Is President Bush simply mentally exhausted?
The idea that the rigors of the job were finally beginning to take its toll on Bush crossed many minds after he made the inexplicable decision to nominate Harriet Miers as Sandra Day O’Connor’s replacement on the US Supreme Court. Now, with his similarly illogical decision to allow a company based in the United Arab Emirates to run six major US ports, we are forced to address the question again.
How else does one explain Bush’s petulance yesterday, when he insisted that concerns about Dubai Ports World’s operation of the ports were wildly exaggerated? How else does one explain his stubbornness in the face of legitimate questions about the wisdom of this deal (which we now learn he did not know about in advance)? How else does one explain his suggestion that bigotry motivates those who question this arrangement?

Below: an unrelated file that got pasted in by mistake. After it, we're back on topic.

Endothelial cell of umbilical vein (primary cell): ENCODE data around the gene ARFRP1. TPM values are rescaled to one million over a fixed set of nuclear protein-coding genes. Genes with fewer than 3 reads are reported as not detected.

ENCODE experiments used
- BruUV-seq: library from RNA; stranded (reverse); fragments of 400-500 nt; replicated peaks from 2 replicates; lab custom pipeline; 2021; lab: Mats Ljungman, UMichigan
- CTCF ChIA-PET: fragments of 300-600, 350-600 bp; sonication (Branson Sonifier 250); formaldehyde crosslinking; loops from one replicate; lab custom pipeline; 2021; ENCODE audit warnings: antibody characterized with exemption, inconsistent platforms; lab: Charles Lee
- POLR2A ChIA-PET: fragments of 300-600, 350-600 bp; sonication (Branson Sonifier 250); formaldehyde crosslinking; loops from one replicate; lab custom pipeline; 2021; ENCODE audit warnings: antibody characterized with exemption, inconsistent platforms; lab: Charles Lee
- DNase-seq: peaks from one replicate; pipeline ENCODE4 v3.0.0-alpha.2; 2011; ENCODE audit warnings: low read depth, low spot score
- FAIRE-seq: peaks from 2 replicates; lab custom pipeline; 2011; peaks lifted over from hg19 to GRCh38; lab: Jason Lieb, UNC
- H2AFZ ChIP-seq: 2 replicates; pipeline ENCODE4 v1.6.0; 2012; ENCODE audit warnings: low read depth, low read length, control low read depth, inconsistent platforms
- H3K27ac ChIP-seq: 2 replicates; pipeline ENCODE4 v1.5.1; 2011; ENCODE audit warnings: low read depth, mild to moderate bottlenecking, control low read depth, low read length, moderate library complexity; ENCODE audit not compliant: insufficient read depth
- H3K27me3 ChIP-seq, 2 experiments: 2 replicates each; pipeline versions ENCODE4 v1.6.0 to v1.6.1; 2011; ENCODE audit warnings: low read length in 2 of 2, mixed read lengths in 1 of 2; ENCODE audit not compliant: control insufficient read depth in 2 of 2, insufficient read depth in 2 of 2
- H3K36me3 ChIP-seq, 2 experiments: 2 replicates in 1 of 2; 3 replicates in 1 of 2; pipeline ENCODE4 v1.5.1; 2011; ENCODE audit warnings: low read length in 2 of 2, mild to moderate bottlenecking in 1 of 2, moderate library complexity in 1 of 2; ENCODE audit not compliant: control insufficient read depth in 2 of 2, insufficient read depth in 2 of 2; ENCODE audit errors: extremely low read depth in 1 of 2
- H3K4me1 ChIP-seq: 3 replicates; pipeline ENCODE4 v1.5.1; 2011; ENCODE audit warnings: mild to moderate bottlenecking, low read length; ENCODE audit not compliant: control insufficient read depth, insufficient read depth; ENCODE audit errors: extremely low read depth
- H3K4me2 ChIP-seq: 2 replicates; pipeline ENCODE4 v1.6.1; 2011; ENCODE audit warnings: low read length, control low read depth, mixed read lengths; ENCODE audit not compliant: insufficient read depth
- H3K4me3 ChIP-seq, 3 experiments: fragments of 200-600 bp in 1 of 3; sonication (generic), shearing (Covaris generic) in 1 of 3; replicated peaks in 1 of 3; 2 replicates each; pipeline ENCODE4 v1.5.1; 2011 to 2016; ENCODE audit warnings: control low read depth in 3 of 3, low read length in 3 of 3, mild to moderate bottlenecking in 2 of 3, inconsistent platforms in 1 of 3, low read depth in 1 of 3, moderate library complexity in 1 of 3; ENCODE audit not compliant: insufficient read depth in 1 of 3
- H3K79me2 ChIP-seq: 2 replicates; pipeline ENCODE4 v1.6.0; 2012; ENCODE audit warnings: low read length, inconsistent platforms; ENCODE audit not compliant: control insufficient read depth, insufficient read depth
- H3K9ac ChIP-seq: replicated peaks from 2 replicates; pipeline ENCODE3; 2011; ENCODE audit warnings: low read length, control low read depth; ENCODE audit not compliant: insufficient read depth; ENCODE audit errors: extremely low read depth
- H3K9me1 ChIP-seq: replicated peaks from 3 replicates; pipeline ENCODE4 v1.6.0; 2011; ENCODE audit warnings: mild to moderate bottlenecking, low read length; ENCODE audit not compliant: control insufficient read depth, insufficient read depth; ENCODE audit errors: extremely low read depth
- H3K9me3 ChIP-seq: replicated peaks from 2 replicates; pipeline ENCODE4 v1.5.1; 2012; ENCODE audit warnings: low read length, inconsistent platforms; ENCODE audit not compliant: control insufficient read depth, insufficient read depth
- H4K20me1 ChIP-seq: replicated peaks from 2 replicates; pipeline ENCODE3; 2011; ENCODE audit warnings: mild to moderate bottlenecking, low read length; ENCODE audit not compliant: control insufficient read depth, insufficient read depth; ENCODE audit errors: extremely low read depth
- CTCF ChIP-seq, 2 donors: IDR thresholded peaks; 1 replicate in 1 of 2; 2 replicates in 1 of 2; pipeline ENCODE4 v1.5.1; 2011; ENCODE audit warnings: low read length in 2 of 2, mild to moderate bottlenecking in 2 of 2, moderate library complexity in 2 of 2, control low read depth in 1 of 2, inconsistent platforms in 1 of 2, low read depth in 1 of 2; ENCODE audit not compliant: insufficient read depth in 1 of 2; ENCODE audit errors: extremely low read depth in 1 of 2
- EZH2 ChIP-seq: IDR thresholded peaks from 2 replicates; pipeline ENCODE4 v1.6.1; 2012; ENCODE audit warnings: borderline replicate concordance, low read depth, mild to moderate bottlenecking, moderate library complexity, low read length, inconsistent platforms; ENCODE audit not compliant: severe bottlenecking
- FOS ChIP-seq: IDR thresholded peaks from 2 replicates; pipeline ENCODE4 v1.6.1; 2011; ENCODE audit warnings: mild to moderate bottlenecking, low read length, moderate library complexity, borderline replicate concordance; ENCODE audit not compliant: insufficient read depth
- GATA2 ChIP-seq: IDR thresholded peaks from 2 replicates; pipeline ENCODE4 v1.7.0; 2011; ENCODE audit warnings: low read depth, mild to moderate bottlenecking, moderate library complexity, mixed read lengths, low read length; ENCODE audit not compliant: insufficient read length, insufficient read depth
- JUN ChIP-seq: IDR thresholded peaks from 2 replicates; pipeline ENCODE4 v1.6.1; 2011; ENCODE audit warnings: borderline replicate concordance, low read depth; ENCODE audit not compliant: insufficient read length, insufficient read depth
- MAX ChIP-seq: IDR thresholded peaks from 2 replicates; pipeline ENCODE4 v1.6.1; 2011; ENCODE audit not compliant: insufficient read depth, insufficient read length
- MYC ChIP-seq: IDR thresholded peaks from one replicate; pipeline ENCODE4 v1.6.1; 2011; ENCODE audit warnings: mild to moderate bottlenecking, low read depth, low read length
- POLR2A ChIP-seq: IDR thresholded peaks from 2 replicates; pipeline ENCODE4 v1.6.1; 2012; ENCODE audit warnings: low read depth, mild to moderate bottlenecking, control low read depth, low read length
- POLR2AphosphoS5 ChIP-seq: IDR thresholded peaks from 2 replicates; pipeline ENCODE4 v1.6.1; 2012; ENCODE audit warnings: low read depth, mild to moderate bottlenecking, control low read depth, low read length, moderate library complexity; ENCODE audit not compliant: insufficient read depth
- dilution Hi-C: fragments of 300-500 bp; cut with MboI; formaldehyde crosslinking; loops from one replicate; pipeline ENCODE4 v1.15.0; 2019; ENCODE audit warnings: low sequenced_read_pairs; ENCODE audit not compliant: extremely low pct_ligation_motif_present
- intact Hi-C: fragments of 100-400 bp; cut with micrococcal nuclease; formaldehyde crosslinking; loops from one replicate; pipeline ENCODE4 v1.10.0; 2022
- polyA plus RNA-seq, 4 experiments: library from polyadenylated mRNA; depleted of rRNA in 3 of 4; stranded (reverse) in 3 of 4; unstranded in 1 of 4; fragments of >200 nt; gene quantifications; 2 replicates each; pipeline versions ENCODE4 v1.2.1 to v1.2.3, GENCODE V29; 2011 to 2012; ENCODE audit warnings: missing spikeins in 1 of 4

Americans who believe that our ports should not be operated by a company based in a country that’s one of al-Qaeda’s favorite haunts are not prejudiced, reactionary, or irrational. They are simply concerned about American security — a concern that Bush is supposed to share.
Why is Bush so tone-deaf to the outrage within his own party — outrage that bears similarities to the conservative response to his appointment of the unquestionably unqualified Miers? Why is Bush not willing to concede that maybe his Republican critics have a point?
Despite his assurances that this deal poses no threat to national security, Americans have a right to be skeptical about any arrangement involving an entity based in a country with a history of terrorist infiltration. And President Bush has no right to blow off these concerns as so much irrational intolerance.
So why is Bush doing just that?
Does he no longer care?
Is he simply too exhausted to care?
Is he just doing what he thinks is expedient, even when it’s manifestly erroneous?